Brit firms give up on reporting gender pay gap
The fight for gender equality in the workplace has been thwarted by the global pandemic, with the number of UK companies reporting data about their gender pay gap falling drastically.
A report by the CIPD reveals that the number of employers who have reported data about their gender pay gap has fallen by four-fifths since 2018. In 2018, 10,833 organisations published their numbers, but this fell to 2,440 for 2020.
In 2017 it became mandatory for businesses with over 250 staff to publish figures from the previous year by April 4, but this was suspended in the light of the Covid-19 pandemic by the Equality and Human Rights Commission (EHRC). The EHRC is encouraging employers to report on time, but companies can submit by October 2021 without penalty.
“Reporting is an integral part of an organisation’s fairness strategy and without it employers lack a valuable tool to assess the fairness of how they recruit, manage, develop and reward their people,” said Charles Cotton, Senior Reward and Performance Adviser at the CIPD. “We would therefore urge those that have not yet filed their figures for 2020 to do so now, rather than waiting until October.
“With the pandemic disproportionately affecting women financially, it’s even more of an imperative for employers to ensure gender pay reporting returns to the top of their agenda.”
Companies are also encouraged to release an action plan to address how they intend to tackle pay inequality.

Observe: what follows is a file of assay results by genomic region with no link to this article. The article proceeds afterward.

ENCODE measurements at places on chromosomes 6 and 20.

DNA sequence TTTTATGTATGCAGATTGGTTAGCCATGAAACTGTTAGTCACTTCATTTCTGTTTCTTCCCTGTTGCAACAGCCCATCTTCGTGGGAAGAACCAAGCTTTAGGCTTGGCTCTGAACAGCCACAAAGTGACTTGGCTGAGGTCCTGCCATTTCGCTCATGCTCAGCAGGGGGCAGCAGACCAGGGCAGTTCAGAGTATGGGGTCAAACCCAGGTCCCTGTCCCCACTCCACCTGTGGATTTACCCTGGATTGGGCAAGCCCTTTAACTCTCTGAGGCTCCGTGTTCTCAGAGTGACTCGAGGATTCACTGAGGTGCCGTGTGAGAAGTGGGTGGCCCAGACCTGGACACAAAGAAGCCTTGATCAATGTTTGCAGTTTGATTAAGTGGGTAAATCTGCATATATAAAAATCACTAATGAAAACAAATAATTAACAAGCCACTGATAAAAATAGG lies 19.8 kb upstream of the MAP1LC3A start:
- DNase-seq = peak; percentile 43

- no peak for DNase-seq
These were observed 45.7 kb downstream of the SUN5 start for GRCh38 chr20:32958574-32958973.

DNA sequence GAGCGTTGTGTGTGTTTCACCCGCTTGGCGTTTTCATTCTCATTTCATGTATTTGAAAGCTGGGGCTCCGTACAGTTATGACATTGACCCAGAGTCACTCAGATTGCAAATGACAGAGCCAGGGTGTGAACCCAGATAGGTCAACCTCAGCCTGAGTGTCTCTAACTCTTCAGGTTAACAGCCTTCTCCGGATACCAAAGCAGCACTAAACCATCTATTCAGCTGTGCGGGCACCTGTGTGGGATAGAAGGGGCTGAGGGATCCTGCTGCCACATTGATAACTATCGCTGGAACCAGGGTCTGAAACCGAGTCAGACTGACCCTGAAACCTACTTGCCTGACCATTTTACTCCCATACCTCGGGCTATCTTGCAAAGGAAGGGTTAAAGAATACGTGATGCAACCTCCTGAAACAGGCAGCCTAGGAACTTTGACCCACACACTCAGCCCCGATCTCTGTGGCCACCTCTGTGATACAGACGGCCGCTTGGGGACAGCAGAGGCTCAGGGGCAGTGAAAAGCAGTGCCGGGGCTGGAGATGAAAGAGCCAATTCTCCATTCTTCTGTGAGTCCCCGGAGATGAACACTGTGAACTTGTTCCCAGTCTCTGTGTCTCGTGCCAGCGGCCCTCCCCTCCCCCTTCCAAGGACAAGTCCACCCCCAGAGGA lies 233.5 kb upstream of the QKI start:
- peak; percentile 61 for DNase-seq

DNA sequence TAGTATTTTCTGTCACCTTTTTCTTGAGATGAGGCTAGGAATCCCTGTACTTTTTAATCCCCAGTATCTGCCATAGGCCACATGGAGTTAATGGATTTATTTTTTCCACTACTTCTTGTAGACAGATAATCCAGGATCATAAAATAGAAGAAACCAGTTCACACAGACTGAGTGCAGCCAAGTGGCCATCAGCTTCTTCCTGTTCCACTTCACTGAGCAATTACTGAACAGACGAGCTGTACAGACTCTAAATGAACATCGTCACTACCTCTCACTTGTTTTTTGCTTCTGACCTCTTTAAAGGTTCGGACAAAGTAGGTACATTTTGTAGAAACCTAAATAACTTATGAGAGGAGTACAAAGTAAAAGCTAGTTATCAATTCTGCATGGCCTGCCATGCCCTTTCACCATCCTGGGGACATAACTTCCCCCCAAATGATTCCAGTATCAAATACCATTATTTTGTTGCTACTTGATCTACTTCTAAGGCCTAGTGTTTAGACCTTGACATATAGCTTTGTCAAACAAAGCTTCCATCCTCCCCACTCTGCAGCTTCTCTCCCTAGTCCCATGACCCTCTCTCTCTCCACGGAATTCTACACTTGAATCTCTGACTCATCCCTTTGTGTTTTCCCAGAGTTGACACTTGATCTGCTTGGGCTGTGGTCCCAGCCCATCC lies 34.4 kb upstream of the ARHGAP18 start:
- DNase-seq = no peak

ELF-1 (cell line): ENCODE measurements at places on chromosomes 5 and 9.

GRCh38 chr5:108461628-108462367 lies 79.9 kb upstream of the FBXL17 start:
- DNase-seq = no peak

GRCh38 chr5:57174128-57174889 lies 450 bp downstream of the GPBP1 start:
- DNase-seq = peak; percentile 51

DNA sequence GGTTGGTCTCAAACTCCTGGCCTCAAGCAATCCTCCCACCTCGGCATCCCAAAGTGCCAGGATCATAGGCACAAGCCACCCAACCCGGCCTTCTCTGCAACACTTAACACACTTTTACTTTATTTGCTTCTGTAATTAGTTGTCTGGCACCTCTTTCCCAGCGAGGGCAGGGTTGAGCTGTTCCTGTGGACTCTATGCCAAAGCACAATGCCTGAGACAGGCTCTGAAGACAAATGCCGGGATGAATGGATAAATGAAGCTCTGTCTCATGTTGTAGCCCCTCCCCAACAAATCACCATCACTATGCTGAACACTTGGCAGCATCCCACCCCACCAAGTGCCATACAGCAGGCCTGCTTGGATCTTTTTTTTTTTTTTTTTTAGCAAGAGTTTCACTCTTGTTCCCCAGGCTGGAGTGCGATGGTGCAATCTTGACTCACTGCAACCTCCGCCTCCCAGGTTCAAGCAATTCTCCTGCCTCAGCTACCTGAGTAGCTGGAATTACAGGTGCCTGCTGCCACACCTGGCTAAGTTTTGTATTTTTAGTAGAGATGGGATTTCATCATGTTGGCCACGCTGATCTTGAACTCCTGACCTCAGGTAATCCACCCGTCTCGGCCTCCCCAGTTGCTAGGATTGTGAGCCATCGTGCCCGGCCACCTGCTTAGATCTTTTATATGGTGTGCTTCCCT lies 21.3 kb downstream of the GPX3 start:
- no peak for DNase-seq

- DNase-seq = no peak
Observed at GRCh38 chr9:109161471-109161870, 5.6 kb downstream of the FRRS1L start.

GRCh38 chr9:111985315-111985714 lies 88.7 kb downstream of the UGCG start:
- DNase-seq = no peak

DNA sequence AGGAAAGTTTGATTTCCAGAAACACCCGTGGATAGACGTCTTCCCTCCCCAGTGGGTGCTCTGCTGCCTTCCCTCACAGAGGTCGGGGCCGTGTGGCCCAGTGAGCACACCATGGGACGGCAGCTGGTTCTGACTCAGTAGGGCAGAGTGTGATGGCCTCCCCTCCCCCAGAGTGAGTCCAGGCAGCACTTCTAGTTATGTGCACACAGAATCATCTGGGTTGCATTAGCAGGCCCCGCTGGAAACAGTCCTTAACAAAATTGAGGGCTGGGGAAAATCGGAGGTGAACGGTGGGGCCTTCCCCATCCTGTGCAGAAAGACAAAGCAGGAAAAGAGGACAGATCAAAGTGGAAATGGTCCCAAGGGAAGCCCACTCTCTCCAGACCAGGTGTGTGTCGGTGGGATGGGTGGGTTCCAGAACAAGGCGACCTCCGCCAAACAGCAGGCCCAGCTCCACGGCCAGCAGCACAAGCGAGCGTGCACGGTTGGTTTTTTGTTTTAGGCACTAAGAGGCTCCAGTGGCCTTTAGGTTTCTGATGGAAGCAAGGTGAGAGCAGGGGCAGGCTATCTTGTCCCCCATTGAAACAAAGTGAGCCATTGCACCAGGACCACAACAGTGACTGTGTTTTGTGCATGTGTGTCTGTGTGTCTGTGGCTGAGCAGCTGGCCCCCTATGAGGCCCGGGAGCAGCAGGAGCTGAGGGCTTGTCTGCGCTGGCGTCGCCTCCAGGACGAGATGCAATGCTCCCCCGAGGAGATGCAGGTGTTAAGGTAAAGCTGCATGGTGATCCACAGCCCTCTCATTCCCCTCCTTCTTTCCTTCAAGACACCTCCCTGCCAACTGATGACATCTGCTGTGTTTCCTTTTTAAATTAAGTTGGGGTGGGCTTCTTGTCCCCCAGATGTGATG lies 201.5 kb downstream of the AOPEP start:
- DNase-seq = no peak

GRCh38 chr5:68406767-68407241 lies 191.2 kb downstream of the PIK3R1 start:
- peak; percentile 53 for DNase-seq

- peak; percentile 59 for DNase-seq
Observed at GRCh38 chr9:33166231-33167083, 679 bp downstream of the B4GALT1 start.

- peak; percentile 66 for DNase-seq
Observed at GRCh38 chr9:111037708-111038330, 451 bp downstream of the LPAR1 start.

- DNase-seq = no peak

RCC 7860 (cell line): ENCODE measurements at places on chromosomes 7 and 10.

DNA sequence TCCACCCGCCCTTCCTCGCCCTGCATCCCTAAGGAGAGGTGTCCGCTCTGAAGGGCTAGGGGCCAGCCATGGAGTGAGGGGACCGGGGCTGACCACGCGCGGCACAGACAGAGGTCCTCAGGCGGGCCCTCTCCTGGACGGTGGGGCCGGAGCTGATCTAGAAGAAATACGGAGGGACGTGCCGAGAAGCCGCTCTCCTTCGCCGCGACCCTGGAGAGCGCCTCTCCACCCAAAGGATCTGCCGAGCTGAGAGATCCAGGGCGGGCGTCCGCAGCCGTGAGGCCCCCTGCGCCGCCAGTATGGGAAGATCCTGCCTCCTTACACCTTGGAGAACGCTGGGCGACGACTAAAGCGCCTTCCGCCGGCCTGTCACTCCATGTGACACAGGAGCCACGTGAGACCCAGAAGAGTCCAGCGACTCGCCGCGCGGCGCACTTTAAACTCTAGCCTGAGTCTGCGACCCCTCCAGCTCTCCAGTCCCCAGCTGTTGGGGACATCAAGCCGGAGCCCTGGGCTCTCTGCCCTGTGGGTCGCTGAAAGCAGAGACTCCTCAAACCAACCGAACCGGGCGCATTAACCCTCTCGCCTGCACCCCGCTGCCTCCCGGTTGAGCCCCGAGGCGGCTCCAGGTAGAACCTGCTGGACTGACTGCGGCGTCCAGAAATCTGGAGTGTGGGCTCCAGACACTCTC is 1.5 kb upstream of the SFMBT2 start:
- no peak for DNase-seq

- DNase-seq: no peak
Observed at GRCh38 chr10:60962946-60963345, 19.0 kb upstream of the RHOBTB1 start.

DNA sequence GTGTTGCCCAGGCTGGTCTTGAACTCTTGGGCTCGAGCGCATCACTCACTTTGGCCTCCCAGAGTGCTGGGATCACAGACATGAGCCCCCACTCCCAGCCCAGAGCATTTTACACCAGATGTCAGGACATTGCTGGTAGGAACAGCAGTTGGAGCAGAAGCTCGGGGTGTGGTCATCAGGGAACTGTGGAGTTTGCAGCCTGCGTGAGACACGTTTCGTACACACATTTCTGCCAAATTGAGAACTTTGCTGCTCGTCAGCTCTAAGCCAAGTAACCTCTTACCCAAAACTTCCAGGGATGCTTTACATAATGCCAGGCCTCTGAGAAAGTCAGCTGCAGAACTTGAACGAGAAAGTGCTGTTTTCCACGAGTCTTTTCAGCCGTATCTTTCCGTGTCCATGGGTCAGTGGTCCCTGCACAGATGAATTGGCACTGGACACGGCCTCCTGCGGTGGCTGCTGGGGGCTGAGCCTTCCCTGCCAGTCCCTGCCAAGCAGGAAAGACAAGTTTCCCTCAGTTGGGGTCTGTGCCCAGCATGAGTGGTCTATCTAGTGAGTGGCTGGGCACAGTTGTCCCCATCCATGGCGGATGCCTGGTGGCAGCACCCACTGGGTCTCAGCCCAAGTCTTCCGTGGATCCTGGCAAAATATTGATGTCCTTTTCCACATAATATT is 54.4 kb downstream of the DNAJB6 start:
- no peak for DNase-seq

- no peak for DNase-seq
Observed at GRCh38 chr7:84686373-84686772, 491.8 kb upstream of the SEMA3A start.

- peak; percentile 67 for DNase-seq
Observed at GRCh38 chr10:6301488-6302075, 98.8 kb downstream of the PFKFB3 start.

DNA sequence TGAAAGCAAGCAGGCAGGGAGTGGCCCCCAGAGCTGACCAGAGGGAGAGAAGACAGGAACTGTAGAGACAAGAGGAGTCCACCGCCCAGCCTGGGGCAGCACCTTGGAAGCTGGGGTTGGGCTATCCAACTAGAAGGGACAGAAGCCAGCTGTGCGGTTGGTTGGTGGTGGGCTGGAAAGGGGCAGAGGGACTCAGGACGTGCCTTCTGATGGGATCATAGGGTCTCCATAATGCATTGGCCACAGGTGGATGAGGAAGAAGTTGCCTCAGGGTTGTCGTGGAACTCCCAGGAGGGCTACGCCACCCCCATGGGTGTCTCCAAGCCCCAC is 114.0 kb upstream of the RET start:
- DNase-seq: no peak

“The dramatic drop in companies offering up their data indicates the unfortunate reality that against the tumultuous backdrop of a pandemic-struck Britain, the fight for pay equality has fallen to the wayside for many,” said Agata Nowakowska, AVP EMEA at Skillsoft.
“The gender pay gap is an extremely important issue that shouldn’t be brushed over because of economic uncertainty. If this happens, then it’s only allowing more companies to get away with gender-biased treatment. Pay gap reporting, in usual circumstances, enables companies to actively recognise and work towards improving the gender pay gap, acting as a benchmark for the entire organisation.
“Women of all ages and backgrounds need to come together to challenge the gender pay gap and the government needs to play its part in enforcing organisations tackle this issue head-on.
Employers must ensure every employee has the opportunity to expand their role towards higher-paying positions. This could mean reviewing how your organisation views maternity and paternity leave, addressing unconscious bias, or facilitating professional development. Above all, it’s about making a continued, concerted effort; meaningful change cannot occur overnight.”
Race report criticised
Meanwhile, the path to equality suffered another blow as the government’s recent Race Report was described as “misleadingly dismissive of racism within the UK”.
Suki Sandhu OBE, Founder & CEO of INvolve, a global network and consultancy championing diversity and inclusion in business, believes the Report of the Commission on Race and Ethnic Disparities serves as a “stop-to-action” rather than a much-needed call-to-action.
“If racism wasn’t a structural issue, we wouldn’t have an ethnicity pay gap,” said Sandhu. “However, ONS research shows us that the current average pay gap between white employees and minority ethnic groups is 2.3% – and much higher for some specific groups. Furthermore, only 1.5% of top management positions are held by black employees in the UK and there are many more stats that indicate racism is a barrier to progression in the workplace and beyond.
“The Race Report serves as a stop-to-action rather than a call-to-action, and ongoing social justice movements such as Black Lives Matter clearly show that inequality and racism is still embedded across society so we cannot become complacent by pretending change is not needed. While there are some positives hidden within the report, such as the recommendation to move away from the term BAME, these small wins don’t compensate for the fact that this Race Report is misleadingly dismissive of racism within the UK and its institutions.”